Synonyms and other taxonomic changes
Ennomos magnaria Guenée, 
Ennomos magnarius is an alternate spelling
Wingspan 43-60 mm; female larger than male.
Adult: resembles an autumn leaf - wings deeply, unevenly scalloped, bright orangish-yellow, variably spotted with brown, shaded with reddish-brown toward outer margin, and held 30-45 degrees above horizontal when at rest (a distinctive feature, visible at a distance).
Larva: a superb twig mimic - body green, brown, or gray, dappled with minute white spotting; pronounced leafscar-like swellings; head flattened and directed forward with long antennae; legs of third thoracic segment greatly swollen at their base, commonly held out from body; dorsum of second and fifth abdominal segments, and venter of third with raised transverse ridges; eighth abdominal segment with low, darkly pigmented dorsal warts.
[adapted from description by David Wagner and Valerie Giles]
Coast to coast in southern Canada and northern United States, south in the east to Florida and Louisiana, south in the west to California(1)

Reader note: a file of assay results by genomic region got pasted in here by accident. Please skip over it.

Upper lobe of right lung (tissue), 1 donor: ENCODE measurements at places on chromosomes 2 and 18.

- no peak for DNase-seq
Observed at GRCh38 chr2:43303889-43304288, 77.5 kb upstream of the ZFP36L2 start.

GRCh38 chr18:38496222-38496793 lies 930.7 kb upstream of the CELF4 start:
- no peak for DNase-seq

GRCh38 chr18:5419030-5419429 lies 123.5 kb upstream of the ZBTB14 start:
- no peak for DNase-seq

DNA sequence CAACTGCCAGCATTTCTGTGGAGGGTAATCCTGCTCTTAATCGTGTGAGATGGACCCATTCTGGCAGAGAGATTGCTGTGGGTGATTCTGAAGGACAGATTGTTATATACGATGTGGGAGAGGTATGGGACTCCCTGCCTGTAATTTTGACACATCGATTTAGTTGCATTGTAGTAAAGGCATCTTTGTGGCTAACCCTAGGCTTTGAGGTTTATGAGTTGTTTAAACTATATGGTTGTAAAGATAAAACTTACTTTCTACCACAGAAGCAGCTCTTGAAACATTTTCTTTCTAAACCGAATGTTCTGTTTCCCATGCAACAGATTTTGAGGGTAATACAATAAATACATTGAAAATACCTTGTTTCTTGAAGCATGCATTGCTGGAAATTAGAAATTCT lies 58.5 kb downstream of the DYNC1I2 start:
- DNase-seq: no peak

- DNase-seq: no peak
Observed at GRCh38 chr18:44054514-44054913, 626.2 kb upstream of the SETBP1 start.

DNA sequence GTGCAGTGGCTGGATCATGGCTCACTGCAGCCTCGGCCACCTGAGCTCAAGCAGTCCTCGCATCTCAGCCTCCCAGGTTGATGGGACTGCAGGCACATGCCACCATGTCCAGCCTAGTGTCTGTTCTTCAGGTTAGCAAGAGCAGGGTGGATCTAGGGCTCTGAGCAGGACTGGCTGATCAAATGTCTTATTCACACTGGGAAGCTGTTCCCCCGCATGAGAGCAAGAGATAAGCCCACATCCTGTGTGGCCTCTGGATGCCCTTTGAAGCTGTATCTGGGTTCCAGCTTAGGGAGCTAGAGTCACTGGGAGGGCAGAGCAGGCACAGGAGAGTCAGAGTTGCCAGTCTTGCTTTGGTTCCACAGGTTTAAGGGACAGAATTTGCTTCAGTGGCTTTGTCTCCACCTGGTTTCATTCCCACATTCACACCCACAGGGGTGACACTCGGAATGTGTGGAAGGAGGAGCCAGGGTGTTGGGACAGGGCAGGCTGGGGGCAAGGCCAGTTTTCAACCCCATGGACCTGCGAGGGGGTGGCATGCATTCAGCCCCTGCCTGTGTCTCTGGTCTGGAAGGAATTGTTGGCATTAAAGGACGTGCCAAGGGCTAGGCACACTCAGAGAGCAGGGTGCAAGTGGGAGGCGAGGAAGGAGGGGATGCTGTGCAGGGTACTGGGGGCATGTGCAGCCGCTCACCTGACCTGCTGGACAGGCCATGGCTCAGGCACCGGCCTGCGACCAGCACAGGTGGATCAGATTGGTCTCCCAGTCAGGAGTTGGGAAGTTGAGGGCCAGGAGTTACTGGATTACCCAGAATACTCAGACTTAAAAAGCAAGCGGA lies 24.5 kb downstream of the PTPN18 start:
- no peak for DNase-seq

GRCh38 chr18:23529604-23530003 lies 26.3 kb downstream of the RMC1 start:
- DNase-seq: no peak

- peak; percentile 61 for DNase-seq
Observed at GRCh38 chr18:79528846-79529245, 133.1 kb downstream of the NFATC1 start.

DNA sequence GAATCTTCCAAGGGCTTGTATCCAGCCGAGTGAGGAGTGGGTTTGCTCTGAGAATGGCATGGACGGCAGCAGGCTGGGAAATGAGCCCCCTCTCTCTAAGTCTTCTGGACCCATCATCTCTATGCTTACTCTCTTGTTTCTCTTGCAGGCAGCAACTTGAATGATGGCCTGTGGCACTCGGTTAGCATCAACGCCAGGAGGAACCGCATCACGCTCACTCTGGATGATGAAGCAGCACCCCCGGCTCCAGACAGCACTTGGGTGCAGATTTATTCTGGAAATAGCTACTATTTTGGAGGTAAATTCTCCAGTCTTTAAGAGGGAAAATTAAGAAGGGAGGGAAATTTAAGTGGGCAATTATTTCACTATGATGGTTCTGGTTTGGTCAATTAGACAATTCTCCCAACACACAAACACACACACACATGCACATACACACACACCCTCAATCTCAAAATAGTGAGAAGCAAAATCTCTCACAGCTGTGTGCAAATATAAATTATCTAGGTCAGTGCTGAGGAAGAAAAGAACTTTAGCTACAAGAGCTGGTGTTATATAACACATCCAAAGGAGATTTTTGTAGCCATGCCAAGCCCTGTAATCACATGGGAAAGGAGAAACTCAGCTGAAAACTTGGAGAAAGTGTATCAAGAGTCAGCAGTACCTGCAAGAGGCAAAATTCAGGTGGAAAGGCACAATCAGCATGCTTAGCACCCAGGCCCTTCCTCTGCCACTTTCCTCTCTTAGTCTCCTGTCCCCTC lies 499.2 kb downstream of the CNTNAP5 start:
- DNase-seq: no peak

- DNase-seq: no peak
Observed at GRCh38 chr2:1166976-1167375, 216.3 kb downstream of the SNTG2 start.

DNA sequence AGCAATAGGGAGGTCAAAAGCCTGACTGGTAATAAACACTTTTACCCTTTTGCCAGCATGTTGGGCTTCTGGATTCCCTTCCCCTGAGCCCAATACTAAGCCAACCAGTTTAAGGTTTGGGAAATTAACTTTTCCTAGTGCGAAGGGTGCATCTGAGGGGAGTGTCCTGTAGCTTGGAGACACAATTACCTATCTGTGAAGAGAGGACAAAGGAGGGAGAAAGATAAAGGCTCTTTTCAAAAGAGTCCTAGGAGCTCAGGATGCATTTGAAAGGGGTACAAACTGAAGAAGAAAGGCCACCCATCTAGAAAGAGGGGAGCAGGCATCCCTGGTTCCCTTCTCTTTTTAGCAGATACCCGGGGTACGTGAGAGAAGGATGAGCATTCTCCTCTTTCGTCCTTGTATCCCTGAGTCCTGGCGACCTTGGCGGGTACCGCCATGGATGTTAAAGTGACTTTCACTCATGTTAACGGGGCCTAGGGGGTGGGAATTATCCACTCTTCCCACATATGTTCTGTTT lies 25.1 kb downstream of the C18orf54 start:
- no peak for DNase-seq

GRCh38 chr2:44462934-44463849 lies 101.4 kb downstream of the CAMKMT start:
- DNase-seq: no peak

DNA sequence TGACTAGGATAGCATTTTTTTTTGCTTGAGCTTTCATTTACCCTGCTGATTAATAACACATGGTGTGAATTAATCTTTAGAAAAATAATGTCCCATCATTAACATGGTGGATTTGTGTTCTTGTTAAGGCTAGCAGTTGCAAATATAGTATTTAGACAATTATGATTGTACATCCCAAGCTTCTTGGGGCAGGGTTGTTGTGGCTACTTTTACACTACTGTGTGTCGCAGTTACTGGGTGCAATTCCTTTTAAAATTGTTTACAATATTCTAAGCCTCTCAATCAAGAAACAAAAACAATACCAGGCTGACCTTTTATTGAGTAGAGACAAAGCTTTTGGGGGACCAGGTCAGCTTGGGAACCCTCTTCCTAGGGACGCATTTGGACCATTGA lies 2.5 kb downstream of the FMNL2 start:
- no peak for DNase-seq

Moth Photographers Group
- large range map with collection dates.
Mixed and deciduous forests and woodlots; adults are nocturnal and attracted to light.
Adults fly from July to October.
Larvae are found from May to August.
Larvae feed on leaves of alder, ash, basswood, birch, elm, hickory, maple, oak, poplar.
One generation per year; eggs are laid in a row on the food plant; larvae spin a cocoon among foliage rather than pupating in or on the ground; overwinters as an egg.
Eggs; larva; adult
The adult at rest inclines its wings at an angle, giving the appearance of a curled autumn leaf. Most moths hold their wings out flat or folded together over their abdomen.
The caterpillar is an excellent twig mimic: it has "convincing 'leaf scars' on segments 5 and 8, while its spiracles resemble the lenticels on an alder twig". [Jeremy Tatum]
Powell, J.A. & P.A. Opler 2009. Moths of Western North America
. University of California Press. p. 215; plate 29, fig. 30. (2)